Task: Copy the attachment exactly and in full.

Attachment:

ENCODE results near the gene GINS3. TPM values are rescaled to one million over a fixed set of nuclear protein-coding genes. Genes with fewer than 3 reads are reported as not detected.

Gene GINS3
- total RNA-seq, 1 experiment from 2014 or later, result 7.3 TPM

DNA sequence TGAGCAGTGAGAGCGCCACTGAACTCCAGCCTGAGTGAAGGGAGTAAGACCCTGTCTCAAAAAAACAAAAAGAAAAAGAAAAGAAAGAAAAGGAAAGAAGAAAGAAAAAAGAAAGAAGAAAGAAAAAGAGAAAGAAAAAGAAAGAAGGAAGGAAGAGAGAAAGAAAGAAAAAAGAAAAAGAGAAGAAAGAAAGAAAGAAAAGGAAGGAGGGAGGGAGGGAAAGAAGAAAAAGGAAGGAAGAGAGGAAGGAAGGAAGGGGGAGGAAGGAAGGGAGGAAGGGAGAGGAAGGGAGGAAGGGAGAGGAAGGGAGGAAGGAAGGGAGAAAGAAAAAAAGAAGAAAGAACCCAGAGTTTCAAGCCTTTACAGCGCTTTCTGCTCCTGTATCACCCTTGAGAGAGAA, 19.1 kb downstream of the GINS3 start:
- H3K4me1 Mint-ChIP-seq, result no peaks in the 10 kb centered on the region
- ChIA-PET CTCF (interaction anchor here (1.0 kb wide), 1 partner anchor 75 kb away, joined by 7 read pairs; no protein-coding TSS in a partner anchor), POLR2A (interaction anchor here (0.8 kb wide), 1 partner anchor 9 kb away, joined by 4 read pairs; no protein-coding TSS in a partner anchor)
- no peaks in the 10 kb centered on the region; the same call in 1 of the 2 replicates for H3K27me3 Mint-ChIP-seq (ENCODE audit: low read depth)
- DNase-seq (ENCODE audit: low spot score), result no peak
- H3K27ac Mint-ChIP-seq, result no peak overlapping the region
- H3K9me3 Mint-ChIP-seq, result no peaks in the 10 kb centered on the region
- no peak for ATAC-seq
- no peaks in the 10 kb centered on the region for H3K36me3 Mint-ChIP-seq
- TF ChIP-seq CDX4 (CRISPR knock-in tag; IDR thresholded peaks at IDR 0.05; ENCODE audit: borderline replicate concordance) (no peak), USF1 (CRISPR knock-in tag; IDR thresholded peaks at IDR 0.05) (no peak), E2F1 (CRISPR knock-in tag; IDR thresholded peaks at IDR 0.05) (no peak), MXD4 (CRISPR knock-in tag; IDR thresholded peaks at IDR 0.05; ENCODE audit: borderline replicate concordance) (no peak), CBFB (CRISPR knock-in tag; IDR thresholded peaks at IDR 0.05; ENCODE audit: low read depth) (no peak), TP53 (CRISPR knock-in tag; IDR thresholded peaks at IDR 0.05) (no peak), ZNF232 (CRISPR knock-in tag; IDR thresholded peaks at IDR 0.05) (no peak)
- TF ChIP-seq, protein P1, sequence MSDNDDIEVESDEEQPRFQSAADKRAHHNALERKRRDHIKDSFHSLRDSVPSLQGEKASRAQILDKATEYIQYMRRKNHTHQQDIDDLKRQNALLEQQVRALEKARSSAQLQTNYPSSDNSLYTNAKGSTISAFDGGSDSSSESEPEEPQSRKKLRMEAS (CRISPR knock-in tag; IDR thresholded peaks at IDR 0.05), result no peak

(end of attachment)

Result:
ENCODE results near the gene GINS3. TPM values are rescaled to one million over a fixed set of nuclear protein-coding genes. Genes with fewer than 3 reads are reported as not detected.

Gene GINS3
- total RNA-seq, 1 experiment from 2014 or later, result 7.3 TPM

DNA sequence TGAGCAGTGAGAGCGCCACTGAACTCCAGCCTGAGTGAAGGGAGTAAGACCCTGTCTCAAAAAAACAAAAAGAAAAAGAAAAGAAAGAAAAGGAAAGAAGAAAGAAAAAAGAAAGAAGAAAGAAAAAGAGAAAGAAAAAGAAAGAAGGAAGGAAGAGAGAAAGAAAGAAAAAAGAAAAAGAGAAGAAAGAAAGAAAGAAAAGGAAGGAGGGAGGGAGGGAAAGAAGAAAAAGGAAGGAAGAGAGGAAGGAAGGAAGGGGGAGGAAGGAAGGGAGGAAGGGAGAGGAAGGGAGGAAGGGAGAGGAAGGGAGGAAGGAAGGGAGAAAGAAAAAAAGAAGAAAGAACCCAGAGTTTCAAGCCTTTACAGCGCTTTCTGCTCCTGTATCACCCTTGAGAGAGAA, 19.1 kb downstream of the GINS3 start:
- H3K4me1 Mint-ChIP-seq, result no peaks in the 10 kb centered on the region
- ChIA-PET CTCF (interaction anchor here (1.0 kb wide), 1 partner anchor 75 kb away, joined by 7 read pairs; no protein-coding TSS in a partner anchor), POLR2A (interaction anchor here (0.8 kb wide), 1 partner anchor 9 kb away, joined by 4 read pairs; no protein-coding TSS in a partner anchor)
- no peaks in the 10 kb centered on the region; the same call in 1 of the 2 replicates for H3K27me3 Mint-ChIP-seq (ENCODE audit: low read depth)
- DNase-seq (ENCODE audit: low spot score), result no peak
- H3K27ac Mint-ChIP-seq, result no peak overlapping the region
- H3K9me3 Mint-ChIP-seq, result no peaks in the 10 kb centered on the region
- no peak for ATAC-seq
- no peaks in the 10 kb centered on the region for H3K36me3 Mint-ChIP-seq
- TF ChIP-seq CDX4 (CRISPR knock-in tag; IDR thresholded peaks at IDR 0.05; ENCODE audit: borderline replicate concordance) (no peak), USF1 (CRISPR knock-in tag; IDR thresholded peaks at IDR 0.05) (no peak), E2F1 (CRISPR knock-in tag; IDR thresholded peaks at IDR 0.05) (no peak), MXD4 (CRISPR knock-in tag; IDR thresholded peaks at IDR 0.05; ENCODE audit: borderline replicate concordance) (no peak), CBFB (CRISPR knock-in tag; IDR thresholded peaks at IDR 0.05; ENCODE audit: low read depth) (no peak), TP53 (CRISPR knock-in tag; IDR thresholded peaks at IDR 0.05) (no peak), ZNF232 (CRISPR knock-in tag; IDR thresholded peaks at IDR 0.05) (no peak)
- TF ChIP-seq, protein P1, sequence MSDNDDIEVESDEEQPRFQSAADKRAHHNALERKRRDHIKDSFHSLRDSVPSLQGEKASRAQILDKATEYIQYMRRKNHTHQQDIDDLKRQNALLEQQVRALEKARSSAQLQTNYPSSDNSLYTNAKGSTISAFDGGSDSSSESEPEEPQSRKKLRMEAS (CRISPR knock-in tag; IDR thresholded peaks at IDR 0.05), result no peak